Everyone goes through rough financial times every now and then. Calling on friends, colleagues or even neighbors to help during such difficult moments is one of the easiest way to deal with the situation. Unfortunately, this is also the time when most of them choose to make themselves scarce.
That is why internet based services that help you find people around you to borrow from can be very helpful. Instead of ambushing your friends one by one, asking for help and getting disappointed along the way, a simple google search will help you not only find someone capable but also willing lend you. With the services, the problem of non-repayment which has ruined many friendships becomes the problem of a third party.
Two services, HiFrank and Socinorg, are notable in this area. They might be totally different but both capture the essence of friends helping each other without jeopardizing their relationships.
Hifrank is purely friend-lend-friend system. To start using it you join then invite friends that you trust financially. If they also trust you, they will accept your invitations. When you need money, you just send borrowing requests from requests to any of the people you have invited. You can ask the people in your group for as little as $10 to as much as $3000. You also decide when you want the first and last repayment date to be. Finally, your request will specify whether you want to repay in installments and how much you want to tip the person who lends you the money.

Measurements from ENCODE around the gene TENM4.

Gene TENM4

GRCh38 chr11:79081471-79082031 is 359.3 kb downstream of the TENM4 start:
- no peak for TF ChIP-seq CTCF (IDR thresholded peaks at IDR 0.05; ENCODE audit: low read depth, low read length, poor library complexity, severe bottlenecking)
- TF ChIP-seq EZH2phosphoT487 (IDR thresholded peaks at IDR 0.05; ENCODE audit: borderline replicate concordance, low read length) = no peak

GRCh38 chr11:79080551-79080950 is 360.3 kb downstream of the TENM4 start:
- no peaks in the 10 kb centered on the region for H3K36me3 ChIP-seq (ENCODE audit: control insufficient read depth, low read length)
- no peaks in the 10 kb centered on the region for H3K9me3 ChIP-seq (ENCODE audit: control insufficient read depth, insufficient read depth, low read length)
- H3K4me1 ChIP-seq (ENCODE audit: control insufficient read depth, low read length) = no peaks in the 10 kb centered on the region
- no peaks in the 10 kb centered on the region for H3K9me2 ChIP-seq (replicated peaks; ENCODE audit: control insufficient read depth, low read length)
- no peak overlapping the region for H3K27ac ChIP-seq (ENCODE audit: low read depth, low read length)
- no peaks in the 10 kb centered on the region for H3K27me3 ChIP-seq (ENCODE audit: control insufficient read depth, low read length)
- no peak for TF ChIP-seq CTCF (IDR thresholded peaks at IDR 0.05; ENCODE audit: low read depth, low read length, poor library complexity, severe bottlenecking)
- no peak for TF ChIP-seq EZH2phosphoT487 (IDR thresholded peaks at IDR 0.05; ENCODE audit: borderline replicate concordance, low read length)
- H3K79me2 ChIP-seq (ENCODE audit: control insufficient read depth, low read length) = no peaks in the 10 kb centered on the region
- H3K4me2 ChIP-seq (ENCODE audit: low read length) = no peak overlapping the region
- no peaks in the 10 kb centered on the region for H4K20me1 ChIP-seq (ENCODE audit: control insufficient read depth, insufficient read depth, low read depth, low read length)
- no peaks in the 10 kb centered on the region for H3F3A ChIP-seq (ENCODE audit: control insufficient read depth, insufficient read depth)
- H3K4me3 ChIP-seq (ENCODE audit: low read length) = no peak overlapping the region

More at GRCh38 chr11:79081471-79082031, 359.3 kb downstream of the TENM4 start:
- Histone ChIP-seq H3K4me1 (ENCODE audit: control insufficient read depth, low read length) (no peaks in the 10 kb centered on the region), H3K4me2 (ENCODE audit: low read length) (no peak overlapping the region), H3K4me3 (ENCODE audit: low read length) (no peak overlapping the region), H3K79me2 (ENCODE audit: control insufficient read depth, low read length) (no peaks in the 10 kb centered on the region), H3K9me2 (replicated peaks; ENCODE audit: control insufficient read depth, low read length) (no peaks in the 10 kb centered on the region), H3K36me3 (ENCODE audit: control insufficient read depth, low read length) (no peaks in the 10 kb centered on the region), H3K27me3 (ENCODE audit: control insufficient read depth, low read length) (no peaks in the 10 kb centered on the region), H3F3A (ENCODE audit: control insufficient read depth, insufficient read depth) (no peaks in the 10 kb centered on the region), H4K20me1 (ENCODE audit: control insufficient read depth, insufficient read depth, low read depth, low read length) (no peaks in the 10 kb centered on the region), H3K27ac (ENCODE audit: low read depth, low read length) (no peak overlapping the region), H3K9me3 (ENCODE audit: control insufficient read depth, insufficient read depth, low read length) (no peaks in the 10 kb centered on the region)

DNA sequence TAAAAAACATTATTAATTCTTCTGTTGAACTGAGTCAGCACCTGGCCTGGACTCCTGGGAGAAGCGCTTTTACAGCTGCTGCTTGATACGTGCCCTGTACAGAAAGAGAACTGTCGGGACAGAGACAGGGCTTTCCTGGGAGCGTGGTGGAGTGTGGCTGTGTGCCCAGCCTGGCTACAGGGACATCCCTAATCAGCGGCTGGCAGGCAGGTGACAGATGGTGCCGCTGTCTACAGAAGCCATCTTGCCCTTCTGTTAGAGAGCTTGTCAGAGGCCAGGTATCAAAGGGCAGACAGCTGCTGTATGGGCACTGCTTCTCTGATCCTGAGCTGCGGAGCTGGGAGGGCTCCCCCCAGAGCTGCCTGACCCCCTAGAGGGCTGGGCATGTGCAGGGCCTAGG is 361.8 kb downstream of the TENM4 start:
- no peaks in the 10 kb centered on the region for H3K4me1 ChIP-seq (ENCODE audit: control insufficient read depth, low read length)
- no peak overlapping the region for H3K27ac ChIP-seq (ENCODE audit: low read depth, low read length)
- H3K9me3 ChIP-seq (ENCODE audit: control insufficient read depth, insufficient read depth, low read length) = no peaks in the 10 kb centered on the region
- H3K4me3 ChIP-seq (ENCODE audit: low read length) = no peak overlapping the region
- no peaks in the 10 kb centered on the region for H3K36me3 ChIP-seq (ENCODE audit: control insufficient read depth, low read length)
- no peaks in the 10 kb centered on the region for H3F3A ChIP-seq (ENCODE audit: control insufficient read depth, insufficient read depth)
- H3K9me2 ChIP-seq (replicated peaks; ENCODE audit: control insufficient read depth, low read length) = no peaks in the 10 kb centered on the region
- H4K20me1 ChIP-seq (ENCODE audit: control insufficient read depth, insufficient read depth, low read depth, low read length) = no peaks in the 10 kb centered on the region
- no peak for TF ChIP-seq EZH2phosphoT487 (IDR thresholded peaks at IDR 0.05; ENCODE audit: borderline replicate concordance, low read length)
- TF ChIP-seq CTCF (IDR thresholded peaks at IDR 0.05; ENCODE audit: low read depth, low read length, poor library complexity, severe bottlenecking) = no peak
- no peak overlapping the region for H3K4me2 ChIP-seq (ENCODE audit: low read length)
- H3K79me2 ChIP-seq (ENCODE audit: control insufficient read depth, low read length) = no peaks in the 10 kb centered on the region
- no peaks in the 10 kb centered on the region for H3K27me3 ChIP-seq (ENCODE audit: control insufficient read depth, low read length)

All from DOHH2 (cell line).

Sociorg follows the same basic approach allowing people to lend money to each other but introduces extra features. For instance, unlike Hifrank which requires you to deposit the money you will be lending to friends, Socin allows transactions to happen outside the platform. So you can send money to your neighbor through Mpesa or do a bank transfer and file the transaction at Socin
Socin also allows strangers to lend money to each other because they offer social insurance coverage to the lender for loans that qualify. You just need to post a loan request and people who are interested can get in touch with you even if they are located thousands of miles away.
Would you use an internet service to lend money to a neighbor?